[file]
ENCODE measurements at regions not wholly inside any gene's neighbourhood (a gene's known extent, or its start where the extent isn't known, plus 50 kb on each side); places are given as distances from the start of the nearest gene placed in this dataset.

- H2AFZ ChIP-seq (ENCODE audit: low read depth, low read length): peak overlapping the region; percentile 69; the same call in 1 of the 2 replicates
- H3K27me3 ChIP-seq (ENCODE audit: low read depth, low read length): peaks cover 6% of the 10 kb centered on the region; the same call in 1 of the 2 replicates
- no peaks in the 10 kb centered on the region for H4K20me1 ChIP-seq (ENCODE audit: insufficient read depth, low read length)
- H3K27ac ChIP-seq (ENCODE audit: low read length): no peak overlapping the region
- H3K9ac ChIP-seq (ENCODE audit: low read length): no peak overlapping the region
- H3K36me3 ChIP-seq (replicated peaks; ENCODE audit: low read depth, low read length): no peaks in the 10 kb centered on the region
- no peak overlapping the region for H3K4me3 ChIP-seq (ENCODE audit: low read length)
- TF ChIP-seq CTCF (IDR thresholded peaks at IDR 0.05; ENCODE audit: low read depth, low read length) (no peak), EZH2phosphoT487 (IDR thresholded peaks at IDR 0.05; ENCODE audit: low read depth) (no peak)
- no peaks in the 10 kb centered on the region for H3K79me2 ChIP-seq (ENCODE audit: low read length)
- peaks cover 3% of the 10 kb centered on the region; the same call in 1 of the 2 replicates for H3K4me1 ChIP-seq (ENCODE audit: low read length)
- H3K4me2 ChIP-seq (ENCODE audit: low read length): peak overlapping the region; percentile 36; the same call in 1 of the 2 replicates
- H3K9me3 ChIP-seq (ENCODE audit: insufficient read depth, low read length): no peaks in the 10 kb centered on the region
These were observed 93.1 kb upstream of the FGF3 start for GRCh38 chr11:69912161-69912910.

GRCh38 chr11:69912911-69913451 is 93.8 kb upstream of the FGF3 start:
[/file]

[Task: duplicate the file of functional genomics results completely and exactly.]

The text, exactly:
ENCODE measurements at regions not wholly inside any gene's neighbourhood (a gene's known extent, or its start where the extent isn't known, plus 50 kb on each side); places are given as distances from the start of the nearest gene placed in this dataset.

- H2AFZ ChIP-seq (ENCODE audit: low read depth, low read length): peak overlapping the region; percentile 69; the same call in 1 of the 2 replicates
- H3K27me3 ChIP-seq (ENCODE audit: low read depth, low read length): peaks cover 6% of the 10 kb centered on the region; the same call in 1 of the 2 replicates
- no peaks in the 10 kb centered on the region for H4K20me1 ChIP-seq (ENCODE audit: insufficient read depth, low read length)
- H3K27ac ChIP-seq (ENCODE audit: low read length): no peak overlapping the region
- H3K9ac ChIP-seq (ENCODE audit: low read length): no peak overlapping the region
- H3K36me3 ChIP-seq (replicated peaks; ENCODE audit: low read depth, low read length): no peaks in the 10 kb centered on the region
- no peak overlapping the region for H3K4me3 ChIP-seq (ENCODE audit: low read length)
- TF ChIP-seq CTCF (IDR thresholded peaks at IDR 0.05; ENCODE audit: low read depth, low read length) (no peak), EZH2phosphoT487 (IDR thresholded peaks at IDR 0.05; ENCODE audit: low read depth) (no peak)
- no peaks in the 10 kb centered on the region for H3K79me2 ChIP-seq (ENCODE audit: low read length)
- peaks cover 3% of the 10 kb centered on the region; the same call in 1 of the 2 replicates for H3K4me1 ChIP-seq (ENCODE audit: low read length)
- H3K4me2 ChIP-seq (ENCODE audit: low read length): peak overlapping the region; percentile 36; the same call in 1 of the 2 replicates
- H3K9me3 ChIP-seq (ENCODE audit: insufficient read depth, low read length): no peaks in the 10 kb centered on the region
These were observed 93.1 kb upstream of the FGF3 start for GRCh38 chr11:69912161-69912910.

GRCh38 chr11:69912911-69913451 is 93.8 kb upstream of the FGF3 start: